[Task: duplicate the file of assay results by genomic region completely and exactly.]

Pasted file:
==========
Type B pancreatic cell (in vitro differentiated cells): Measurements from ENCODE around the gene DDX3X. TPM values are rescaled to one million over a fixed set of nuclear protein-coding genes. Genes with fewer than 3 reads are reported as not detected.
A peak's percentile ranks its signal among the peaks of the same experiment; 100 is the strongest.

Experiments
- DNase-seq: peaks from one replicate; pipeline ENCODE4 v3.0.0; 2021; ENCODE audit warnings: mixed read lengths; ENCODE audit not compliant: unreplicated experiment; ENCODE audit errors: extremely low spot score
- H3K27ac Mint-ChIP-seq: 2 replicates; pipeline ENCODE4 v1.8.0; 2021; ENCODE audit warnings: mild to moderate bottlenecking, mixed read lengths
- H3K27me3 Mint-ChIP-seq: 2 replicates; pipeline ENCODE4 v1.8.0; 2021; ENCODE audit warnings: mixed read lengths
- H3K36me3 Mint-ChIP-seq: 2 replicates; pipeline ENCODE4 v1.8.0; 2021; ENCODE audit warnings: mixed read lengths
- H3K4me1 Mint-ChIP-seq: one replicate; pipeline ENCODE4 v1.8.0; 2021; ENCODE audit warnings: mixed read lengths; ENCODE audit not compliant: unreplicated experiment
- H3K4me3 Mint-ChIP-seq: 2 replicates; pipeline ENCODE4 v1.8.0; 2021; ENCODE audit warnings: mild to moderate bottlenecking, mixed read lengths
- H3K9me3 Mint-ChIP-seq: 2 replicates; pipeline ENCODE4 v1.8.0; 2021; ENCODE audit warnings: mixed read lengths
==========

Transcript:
Type B pancreatic cell (in vitro differentiated cells): Measurements from ENCODE around the gene DDX3X. TPM values are rescaled to one million over a fixed set of nuclear protein-coding genes. Genes with fewer than 3 reads are reported as not detected.
A peak's percentile ranks its signal among the peaks of the same experiment; 100 is the strongest.

Experiments
- DNase-seq: peaks from one replicate; pipeline ENCODE4 v3.0.0; 2021; ENCODE audit warnings: mixed read lengths; ENCODE audit not compliant: unreplicated experiment; ENCODE audit errors: extremely low spot score
- H3K27ac Mint-ChIP-seq: 2 replicates; pipeline ENCODE4 v1.8.0; 2021; ENCODE audit warnings: mild to moderate bottlenecking, mixed read lengths
- H3K27me3 Mint-ChIP-seq: 2 replicates; pipeline ENCODE4 v1.8.0; 2021; ENCODE audit warnings: mixed read lengths
- H3K36me3 Mint-ChIP-seq: 2 replicates; pipeline ENCODE4 v1.8.0; 2021; ENCODE audit warnings: mixed read lengths
- H3K4me1 Mint-ChIP-seq: one replicate; pipeline ENCODE4 v1.8.0; 2021; ENCODE audit warnings: mixed read lengths; ENCODE audit not compliant: unreplicated experiment
- H3K4me3 Mint-ChIP-seq: 2 replicates; pipeline ENCODE4 v1.8.0; 2021; ENCODE audit warnings: mild to moderate bottlenecking, mixed read lengths
- H3K9me3 Mint-ChIP-seq: 2 replicates; pipeline ENCODE4 v1.8.0; 2021; ENCODE audit warnings: mixed read lengths